An advocate claims that the American College of Obstetricians & Gynecologists (ACOG) said VBAC after more than one prior cesarean (VBAMC) doesn’t pose an increased risk. A reader contacted me asking if this was correct. It is not. ACOG does not say that because it’s not true.
Having a prior uterine surgery increases the risk of uterine rupture. The relative risk is still low, but it’s there. Other factors can push that risk higher (such as induction.) But sometimes there is no “reason” for a uterine rupture other than a prior cesarean. Uterine rupture stories illustrate that even though the risk is ~ 0.4% (among those with one prior low transverse cesarean in a spontaneously laboring VBAC), that small number impacts real parents & babies.
A VBAC study out of Canada reported, “Absolute rates of severe maternal morbidity and mortality were low but significantly higher after attempted vaginal birth after cesarean delivery compared with elective repeat cesarean delivery.” After reading the abstract, and full text, I could quickly see how this study will be misinterpreted by many, so let me walk you through it.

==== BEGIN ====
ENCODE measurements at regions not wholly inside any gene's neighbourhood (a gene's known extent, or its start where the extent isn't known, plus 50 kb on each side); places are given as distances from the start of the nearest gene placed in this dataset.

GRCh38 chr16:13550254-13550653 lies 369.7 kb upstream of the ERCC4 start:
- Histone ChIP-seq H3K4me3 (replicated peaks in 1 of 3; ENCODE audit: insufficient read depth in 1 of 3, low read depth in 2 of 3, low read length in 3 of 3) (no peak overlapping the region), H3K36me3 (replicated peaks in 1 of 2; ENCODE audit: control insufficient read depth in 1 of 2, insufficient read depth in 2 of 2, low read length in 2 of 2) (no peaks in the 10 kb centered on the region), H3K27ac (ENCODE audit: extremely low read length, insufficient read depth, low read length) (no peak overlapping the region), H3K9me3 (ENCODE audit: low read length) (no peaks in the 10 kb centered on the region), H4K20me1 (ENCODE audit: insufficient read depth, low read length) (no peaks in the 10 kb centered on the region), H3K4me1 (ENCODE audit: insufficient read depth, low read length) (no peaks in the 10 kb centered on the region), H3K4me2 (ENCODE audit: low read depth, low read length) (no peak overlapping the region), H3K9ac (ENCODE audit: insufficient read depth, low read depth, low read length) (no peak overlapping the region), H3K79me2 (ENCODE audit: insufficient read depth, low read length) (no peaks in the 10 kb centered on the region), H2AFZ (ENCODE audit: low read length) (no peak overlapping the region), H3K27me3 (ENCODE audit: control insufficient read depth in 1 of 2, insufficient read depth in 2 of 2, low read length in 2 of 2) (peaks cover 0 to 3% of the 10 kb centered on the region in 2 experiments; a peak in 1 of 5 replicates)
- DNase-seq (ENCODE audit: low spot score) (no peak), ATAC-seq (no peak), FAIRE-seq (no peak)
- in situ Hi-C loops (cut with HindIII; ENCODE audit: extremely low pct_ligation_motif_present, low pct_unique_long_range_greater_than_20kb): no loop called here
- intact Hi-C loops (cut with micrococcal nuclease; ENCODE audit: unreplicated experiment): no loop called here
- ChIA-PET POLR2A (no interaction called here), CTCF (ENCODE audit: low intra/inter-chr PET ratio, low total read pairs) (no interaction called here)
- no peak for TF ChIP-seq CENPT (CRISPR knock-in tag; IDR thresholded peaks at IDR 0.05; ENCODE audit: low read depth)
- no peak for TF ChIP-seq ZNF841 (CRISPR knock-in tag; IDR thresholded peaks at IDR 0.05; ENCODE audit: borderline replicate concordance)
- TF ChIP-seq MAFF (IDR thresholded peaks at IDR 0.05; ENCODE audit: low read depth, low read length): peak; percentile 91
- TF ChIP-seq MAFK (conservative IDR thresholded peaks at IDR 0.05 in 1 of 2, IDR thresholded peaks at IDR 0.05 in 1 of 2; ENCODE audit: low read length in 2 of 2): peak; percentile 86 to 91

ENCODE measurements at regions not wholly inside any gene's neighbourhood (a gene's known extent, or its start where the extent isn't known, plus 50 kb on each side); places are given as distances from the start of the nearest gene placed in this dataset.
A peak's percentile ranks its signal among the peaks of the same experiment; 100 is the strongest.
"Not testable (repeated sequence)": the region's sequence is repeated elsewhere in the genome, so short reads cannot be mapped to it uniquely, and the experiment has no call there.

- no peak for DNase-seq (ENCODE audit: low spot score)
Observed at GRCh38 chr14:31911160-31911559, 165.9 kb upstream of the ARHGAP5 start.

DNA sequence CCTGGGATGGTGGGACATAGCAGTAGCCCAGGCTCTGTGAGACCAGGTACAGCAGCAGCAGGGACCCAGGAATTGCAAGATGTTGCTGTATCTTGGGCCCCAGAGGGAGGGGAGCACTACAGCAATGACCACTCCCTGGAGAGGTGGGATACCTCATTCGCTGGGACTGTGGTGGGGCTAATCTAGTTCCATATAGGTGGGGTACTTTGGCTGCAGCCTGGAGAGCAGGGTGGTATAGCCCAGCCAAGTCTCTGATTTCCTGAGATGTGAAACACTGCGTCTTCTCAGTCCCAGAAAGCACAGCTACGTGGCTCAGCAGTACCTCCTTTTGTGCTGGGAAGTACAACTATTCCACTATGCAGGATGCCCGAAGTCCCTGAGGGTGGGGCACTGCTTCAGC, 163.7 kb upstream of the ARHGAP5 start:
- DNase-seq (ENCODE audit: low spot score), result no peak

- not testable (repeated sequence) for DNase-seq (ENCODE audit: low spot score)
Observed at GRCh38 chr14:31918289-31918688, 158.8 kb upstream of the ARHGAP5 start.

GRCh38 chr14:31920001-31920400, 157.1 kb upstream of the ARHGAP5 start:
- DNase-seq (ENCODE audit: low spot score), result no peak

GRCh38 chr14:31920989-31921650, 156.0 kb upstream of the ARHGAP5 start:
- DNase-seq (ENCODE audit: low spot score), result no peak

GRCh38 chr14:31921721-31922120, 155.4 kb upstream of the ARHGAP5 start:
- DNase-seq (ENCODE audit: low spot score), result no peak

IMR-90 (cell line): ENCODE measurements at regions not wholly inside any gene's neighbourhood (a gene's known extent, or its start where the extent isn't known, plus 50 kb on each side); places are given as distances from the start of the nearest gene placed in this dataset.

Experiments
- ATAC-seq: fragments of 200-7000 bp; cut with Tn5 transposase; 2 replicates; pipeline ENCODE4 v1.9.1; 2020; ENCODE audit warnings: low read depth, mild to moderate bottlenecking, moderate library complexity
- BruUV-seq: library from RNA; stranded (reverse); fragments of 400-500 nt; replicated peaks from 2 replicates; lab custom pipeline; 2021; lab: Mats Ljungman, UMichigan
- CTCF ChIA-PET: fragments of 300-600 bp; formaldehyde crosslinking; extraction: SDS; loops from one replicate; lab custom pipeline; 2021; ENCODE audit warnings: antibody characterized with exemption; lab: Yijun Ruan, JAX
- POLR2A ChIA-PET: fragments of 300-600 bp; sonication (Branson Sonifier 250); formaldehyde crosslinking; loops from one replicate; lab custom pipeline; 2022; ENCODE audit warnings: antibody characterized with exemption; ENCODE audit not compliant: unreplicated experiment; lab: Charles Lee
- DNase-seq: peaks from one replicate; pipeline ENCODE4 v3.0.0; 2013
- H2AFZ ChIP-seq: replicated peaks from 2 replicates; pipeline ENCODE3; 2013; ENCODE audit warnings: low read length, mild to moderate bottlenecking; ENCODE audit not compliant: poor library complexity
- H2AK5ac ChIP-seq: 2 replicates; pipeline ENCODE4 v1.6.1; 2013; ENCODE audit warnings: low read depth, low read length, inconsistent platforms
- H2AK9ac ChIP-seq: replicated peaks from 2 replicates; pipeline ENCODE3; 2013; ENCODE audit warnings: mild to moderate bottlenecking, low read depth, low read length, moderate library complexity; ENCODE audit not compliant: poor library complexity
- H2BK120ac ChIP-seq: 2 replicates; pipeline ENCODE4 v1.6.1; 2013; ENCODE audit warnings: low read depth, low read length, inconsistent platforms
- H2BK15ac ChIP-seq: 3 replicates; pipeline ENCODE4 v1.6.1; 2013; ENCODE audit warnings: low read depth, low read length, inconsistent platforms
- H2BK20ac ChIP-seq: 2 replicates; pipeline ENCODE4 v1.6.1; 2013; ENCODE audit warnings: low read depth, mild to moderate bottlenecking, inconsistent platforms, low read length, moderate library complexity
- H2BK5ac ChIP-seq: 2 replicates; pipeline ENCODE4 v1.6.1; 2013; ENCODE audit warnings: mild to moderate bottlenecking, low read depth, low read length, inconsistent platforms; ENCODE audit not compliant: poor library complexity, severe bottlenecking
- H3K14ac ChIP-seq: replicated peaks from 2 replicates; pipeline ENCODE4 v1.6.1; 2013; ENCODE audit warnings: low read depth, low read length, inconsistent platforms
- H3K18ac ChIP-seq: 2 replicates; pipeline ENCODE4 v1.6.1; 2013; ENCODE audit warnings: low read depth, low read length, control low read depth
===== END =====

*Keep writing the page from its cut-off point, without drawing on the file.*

So what matters more: Our personal experience? Or the conclusions of medical evidence? I suspect that most of my readers would say, the evidence. Hands down. And that is what most people believe… until they experience a bad outcome. That’s when things become more complicated. That single event can override all their knowledge. Everything they believed to be true. Suddenly all those statistics from the research come flying off the page. They are no longer just a number. They are now associated with a face… a baby… a parent.
Women who have had uterine ruptures and lost their babies have endured some of our greatest fears. But they are part of our community as well. When the VBAC Facts Community, a Facebook group, was opened to the public, we welcomed and embraced the parents who joined us after their loss. Often they felt like they were no longer part of the birth community. They didn’t know where they fit in. They felt isolated and yet they wanted to share their story. We had many loss moms as members and many parents who were planning VBACs who wanted to hear their stories.
Internal bleeding from uterine rupture can cause referred pain through the phrenic nerve which can present in the shoulder. Shoulder pain is sometimes not included in lists of uterine rupture symptoms, but I have seen it cited multiple places (see below) and have had conversations with OBs, nurses, and anesthesiologists who have experienced uterine ruptures with shoulder pain. I’m also aware of two cases where the uterine rupture diagnosis was delayed because staff was not familiar with the incidence of referred pain.